You've likely heard about Microsoft's (NASDAQ:MSFT) decision to write off nearly $8.3 billion in both non-cash impairment and restructuring charges last quarter related to its acquisition of Nokia's devices and services unit. The move wasn't necessarily surprising: There had been quite a bit of speculation about the possibility of the charges on the horizon.
However, the reaction of many in the tech industry following CEO Satya Nadella's confirmation of the write-off was a bit surprising. There were reports almost instantaneously that Microsoft would soon be out of the hardware business.
That seemed a bit odd, given Microsoft's success in its tablet unit, the pending release of Windows 10, and even its inroads into fast-growing markets for lower-end smartphones. Turns out, the mobile hardware "sky is falling" reaction to the write-off was more than odd -- it looks like it was plain wrong.
A few facts
Cloud results are front and center in Nadella's "cloud-first" world, and Microsoft delivered yet again last quarter. With a run rate of over $8 billion, "75,000 partners transacting in our cloud" and a nearly triple-digit improvement last quarter after removing the impact of a strong dollar, if it's not the leader, Microsoft is certainly near the top of the list of cloud providers.
Last quarter also saw some strength in Nadella's other strategic pillar, "mobile-first." In addition to developing products including Office 365 for both iOS and Google's world-leading Android operating system, Microsoft enjoyed a solid quarter from its Surface unit. Revenue more than doubled to $888 million in the fiscal fourth quarter thanks in large part to Surface Pro 3. The new-ish, less expensive Surface 3 had just been introduced.
Even more importantly for Microsoft's Surface pseudo-tablet lineup are plans to align with a lot more reseller partners. Currently, Microsoft works with about 150 Surface resellers. That number will soon jump to over 4,500 around the world. Safe to say, Microsoft's Surface unit should break the $1 billion in quarterly revenue plateau before long.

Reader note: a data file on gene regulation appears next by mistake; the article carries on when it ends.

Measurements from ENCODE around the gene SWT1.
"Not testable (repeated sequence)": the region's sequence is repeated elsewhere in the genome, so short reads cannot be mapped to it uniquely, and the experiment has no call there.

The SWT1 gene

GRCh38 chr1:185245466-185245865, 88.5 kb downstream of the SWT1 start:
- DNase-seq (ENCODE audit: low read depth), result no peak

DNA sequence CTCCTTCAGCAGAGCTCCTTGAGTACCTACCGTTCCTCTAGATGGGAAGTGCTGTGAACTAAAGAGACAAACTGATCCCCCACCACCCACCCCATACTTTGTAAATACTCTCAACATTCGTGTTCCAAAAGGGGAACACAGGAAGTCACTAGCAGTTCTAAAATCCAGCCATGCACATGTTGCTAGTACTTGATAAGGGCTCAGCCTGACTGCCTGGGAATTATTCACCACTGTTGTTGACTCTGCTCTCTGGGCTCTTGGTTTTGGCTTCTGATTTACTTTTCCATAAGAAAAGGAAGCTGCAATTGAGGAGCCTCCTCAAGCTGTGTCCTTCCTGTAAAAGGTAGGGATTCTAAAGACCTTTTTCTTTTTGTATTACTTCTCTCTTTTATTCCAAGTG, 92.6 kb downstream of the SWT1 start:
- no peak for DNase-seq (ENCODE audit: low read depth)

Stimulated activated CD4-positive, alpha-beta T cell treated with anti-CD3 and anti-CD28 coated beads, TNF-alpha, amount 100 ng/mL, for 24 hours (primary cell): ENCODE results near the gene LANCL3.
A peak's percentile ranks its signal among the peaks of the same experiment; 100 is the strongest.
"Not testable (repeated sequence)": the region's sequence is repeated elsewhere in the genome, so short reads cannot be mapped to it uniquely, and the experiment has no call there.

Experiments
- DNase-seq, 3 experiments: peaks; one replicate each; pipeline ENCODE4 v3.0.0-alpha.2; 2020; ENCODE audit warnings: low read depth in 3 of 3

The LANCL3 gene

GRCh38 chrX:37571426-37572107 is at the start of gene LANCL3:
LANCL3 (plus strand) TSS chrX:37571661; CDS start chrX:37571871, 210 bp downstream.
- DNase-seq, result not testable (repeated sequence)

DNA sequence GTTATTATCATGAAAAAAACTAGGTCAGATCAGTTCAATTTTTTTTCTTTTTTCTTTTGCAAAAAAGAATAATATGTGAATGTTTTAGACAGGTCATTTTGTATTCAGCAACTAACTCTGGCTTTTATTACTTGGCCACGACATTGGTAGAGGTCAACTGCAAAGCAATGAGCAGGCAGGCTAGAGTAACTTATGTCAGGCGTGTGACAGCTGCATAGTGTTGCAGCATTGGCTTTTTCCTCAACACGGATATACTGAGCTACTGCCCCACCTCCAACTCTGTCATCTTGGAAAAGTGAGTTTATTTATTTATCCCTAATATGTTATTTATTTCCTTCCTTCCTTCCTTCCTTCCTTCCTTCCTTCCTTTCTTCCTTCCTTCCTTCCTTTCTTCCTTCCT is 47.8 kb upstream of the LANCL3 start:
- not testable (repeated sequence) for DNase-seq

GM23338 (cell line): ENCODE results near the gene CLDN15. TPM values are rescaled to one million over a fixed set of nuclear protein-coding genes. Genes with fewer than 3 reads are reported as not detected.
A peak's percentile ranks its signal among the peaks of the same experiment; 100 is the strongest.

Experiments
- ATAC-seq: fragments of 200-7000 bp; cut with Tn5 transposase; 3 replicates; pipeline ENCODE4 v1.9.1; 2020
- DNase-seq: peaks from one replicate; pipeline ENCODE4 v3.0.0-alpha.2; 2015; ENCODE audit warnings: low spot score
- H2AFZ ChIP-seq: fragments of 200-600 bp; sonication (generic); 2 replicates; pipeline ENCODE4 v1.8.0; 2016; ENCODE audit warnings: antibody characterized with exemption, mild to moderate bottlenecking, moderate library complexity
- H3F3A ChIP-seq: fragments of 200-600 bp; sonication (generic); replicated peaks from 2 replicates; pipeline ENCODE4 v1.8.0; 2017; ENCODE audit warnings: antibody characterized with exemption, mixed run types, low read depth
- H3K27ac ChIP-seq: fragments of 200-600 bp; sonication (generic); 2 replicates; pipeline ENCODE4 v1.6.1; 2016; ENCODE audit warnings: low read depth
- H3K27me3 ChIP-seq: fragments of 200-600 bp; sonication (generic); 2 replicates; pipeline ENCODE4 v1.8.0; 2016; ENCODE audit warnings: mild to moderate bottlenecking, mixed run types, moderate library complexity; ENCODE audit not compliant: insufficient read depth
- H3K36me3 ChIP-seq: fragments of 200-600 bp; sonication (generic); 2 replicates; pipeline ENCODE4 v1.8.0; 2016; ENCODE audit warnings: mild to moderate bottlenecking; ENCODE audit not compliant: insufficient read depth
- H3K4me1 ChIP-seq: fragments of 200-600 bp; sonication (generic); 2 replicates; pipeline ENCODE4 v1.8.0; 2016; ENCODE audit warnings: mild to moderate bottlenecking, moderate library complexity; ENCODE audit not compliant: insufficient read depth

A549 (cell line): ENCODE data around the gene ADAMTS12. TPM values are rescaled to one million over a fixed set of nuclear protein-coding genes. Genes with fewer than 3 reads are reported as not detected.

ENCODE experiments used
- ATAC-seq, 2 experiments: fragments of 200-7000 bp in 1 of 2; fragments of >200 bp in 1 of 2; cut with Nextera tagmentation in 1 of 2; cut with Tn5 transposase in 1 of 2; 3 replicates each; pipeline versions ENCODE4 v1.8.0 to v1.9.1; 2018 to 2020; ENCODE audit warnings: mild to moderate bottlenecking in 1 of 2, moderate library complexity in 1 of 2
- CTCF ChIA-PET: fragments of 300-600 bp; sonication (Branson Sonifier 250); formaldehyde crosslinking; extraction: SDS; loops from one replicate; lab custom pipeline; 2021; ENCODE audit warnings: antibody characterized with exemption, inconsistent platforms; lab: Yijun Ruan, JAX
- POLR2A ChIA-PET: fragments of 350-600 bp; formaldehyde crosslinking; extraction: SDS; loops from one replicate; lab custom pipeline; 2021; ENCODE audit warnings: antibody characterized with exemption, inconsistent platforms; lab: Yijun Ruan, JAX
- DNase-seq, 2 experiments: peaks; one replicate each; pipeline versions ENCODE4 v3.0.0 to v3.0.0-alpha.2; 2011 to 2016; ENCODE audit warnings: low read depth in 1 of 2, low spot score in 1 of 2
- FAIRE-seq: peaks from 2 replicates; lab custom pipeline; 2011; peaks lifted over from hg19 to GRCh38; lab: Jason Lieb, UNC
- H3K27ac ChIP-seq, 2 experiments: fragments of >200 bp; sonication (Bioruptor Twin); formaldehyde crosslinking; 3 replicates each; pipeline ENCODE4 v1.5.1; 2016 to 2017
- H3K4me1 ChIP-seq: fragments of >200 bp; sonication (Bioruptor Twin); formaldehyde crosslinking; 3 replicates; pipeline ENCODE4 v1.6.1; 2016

As for phones, declining revenue in the phone hardware unit fed right into the naysayer's hands and almost certainly played a role in some pundit's claims that Microsoft was at least quitting the phone business, if not the hardware market altogether. However, Microsoft actually sold 8.4 million Lumia smartphones last quarter, a 45% increase compared to a year ago.
The reason for the bump in smartphone sales with declining revenue was Microsoft's emphasis on low-end units, particularly in the fastest-growing segment: emerging markets. What good are more sales, with less profit? Microsoft hasn't commented directly, but it seems awfully likely that at least one reason for the bump is Bing's solid results.
Up 21% last quarter, Bing is nearing the $1 billion in quarterly revenue level, too, just as Microsoft's Surface division is. The jump in Bing's fortunes were due to higher per-search revenue and "increased search volume." Just as Google gives its Android OS to smartphone manufacturers around the world for free to drive search results, Microsoft recognizes with a fast-growing Bing and its bevy of mobile software solutions, smartphone revenue isn't all about hardware. Getting Windows into as many hands as possible -- regardless of device -- will continue to drive Bing revenue and other Microsoft lines. Just ask Google -- it works.
The gala event
Which brings us to the latest news buzzing around and gaining steam over the last several days that speak directly to Microsoft leaving the hardware business. It seems more likely with each passing day that the "massive" gala event Microsoft is planning in Oct will come to pass. What makes the gathering intriguing is that its primary focus will likely be to unveil a couple of new Lumia phones, a Surface Pro 4 -- it's been over a year since the Pro 3 hit the streets -- and maybe even a couple of other hardware surprises.
The big event would appear to be in line with Nadella's mission statement issued a while back in which he alluded to focusing Microsoft's efforts in a more targeted way, as opposed to ditching strategic initiatives entirely. A couple of new Lumia phones -- the timing seems right for Windows 10 editions -- an updated Surface Pro tablet, and maybe even a mini-tablet are possibilities in October. The event, combined with the strides Microsoft is already making in mobile, should put to rest the idea that it's done with hardware.